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Devotional Poetry: Profound or Problematic?

February 10, 2010

W.H. Auden c. Nancy Crampton

“Poems, like many of Donne’s and Hopkins’, which express a poet’s personal feelings of devotion or penitence, make me uneasy. It is quite in order that a poet should write a sonnet expressing his devotion to Miss Smith because the poet, Miss Smith, and all his readers knnow perffectly well that, had he chanced to fall in love w ith Miss Jones instead, his feelings would be exactly the same. But if he writes a poem expressing his devotion to Christ, the important point, surely, is that his devotion is felt for Christ and not for, say, Buddha or Mahomet, and this point cannot be made in poetry; the Proper Name proves nothing. A penitential poem is even more questionable. A poet must intend his poem to be a good one, that is to say, an enduring object for other people to admire. Is there not something a little odd, to say the least, about making an admirable public object out of one’s feelings of guilt and penitence before God?”

-W.H. Auden, “Postscript: Christianity & Art,” The Dyer’s Hand.

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4 Comments leave one →
  1. February 10, 2010 12:45 pm

    I like this idea, and most penitential poetry makes me squirm a bit, but I like Donne especially. His poems makes sense among fellow Christians, but if making an enduring object for other people to admire really is the goal of poetry (and I don’t necessarily think so) then penitential poems seem to belong in a different class or to a specific group.

    I would interested to know what he means when he says “the Proper name proves nothing.” It seems that even if the type of love is the same for various women in his analogy, the way in which Ms. Smith or Ms. Jones ‘awakened’ that love would be different. Isn’t the fact that penitential poetry makes us uncomfortable proof (to some degree) that the proper name has proved something?

  2. February 12, 2010 11:14 pm

    In my experience, devotional poetry is extremely hard to create. That might be because i am not a very devotional person, in the traditional sense at least—I am not pious. Most of my poetry is impious, therefore. However, I’d point out that devotional poetry can be about joy, not just about penitence. I love the later Donne and all the Traherne because of the joy it exudes.

  3. Phillip Harvey permalink
    February 13, 2010 4:52 pm

    What is the purpose of the poem? The enjoyment of the reading? Or worship? In the former case, it apears to me, on the surface, to be no different than any other subject: the poet must be genuine and true. Is the poem to be used in worship? Then the poem is not first about the poet’s experience of God, but first about God. In this case, the poet’s experience of God only informs subject, but it is not the subject proper.

    I’ve never tried to write devotional poetry, but I enjoy Donne’s and I enjoy David’s psalms. When I read them, I feel closer to them becasue I believe they’re being genuine and true. Just as I feel closer to Thomas by “I Know This Vicious Minute’s Hour,” or to Frost by “Into My Own,” or to Keat’s by “On Chapman’s Homer.”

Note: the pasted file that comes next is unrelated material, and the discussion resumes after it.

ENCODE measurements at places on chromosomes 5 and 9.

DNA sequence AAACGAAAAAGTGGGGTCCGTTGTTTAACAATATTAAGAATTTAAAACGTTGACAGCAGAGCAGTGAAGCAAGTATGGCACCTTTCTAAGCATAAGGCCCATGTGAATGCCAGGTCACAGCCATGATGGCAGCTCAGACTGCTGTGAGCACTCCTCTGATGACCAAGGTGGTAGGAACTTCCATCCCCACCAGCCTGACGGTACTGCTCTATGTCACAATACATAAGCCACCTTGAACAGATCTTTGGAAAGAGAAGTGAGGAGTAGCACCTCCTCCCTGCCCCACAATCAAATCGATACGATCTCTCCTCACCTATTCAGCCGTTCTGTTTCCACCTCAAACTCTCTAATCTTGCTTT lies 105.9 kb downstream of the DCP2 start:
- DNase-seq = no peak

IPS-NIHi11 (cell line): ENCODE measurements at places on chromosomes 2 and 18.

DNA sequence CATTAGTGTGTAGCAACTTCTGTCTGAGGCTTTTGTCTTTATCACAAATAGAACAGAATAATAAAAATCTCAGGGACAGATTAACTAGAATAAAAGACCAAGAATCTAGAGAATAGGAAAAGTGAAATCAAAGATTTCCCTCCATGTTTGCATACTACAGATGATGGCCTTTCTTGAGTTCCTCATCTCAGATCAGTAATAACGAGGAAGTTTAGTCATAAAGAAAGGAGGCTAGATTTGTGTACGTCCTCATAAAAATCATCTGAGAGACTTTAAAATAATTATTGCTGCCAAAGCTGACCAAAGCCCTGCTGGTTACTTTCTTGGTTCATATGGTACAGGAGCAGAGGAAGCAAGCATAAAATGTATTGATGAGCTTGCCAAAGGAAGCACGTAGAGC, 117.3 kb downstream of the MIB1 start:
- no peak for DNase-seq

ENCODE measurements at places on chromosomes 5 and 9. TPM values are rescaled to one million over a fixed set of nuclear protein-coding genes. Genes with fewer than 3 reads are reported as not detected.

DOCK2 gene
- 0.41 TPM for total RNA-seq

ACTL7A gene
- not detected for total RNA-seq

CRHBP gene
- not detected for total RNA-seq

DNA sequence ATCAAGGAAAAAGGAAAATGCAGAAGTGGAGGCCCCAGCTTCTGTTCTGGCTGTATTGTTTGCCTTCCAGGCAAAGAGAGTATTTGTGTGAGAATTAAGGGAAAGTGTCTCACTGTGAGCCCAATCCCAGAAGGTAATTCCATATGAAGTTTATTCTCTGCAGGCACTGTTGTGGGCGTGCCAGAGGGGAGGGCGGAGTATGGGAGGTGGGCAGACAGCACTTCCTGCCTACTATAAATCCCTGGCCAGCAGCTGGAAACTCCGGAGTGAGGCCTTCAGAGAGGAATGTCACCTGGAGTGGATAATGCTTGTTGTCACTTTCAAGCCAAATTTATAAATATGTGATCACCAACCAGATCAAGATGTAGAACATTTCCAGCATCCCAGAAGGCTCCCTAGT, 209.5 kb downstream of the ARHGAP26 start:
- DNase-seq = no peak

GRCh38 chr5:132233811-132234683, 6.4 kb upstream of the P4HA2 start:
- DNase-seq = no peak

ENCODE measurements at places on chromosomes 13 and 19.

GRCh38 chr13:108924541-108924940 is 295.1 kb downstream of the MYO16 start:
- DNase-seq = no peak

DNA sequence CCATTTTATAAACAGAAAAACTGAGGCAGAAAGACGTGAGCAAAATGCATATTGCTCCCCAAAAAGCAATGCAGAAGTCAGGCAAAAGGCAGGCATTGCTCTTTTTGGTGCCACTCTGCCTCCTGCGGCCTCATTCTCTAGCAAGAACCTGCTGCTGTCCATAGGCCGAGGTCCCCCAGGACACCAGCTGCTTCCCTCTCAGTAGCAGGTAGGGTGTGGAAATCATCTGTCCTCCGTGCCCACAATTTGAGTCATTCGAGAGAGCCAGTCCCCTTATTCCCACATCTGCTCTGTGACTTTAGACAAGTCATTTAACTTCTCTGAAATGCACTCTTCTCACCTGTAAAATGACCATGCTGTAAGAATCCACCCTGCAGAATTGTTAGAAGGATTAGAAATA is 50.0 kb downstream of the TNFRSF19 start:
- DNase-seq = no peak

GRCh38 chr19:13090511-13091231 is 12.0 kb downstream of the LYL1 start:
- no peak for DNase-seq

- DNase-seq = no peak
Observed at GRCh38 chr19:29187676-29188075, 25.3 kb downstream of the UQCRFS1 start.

I guess, it seems to me like the rules for devotional poetry should be no different from poetry on any other subject. And, as the adage goes, you should write about what you know. If Aaron is confessedly not a devotional person, in a traditional sense, then we couldn’t expect him to write traditionally devotional poetry. However, if he wrote a poem true to his experience of God and the spiritual, we might find a non-traditionally devotional poem that we rather like.

    Devotional peotry, therefore, seeks to connect man to man, poet to reader. Poetry for worship has a differnt goal entirely, to point man to God. To use a spatial metaphor: devotional poetry moves horizontally and worship poetry moves vertically. In as much as devotional poetry moves horizontally, it is subject no different paradigm than any other poetry, although it may have particular challenges unique to its subject. It is not fundamentally problematic as Auden seems to suggest.

  4. Alex Miller permalink
    February 15, 2010 4:12 am

    For me, poetry is often a process through which I discover what I can say honestly. Often I toss out a piece because, for whatever reason, it seems posed to me. It may be that I seldom write a devotional poem that rings true on the page, and it may certainly be that others find it easier to write them honestly than I do. But to dismiss any category in a sweeping gesture, as Auden does, I think is troublesome. When I read even a great artist writing a polemic against a type of art, it seems to betray a personal inability to find an honest means of expression in that area, rather than a premeditated aesthetic. This is not the same as to say that Auden had an impoverished devotional experience. Not at all. But each writer expresses certain tones better than others. My writing tends to be somber where Luke’s is playful and ironic, for example. What other means of judgment does a poet have than his or her own experience of the process of writing? Poets tend to react as poets before they react as critics.

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